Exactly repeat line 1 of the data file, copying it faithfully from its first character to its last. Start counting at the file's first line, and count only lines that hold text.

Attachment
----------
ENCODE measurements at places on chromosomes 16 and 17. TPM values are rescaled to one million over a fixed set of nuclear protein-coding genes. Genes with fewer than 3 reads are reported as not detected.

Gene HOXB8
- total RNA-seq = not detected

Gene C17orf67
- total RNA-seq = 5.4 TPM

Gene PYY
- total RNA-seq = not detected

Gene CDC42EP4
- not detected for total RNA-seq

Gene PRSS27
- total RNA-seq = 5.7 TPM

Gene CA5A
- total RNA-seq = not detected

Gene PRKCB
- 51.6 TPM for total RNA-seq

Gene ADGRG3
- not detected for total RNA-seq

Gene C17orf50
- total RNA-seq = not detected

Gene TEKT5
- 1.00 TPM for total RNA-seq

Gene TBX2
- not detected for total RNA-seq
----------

ENCODE measurements at places on chromosomes 16 and 17. TPM values are rescaled to one million over a fixed set of nuclear protein-coding genes. Genes with fewer than 3 reads are reported as not detected.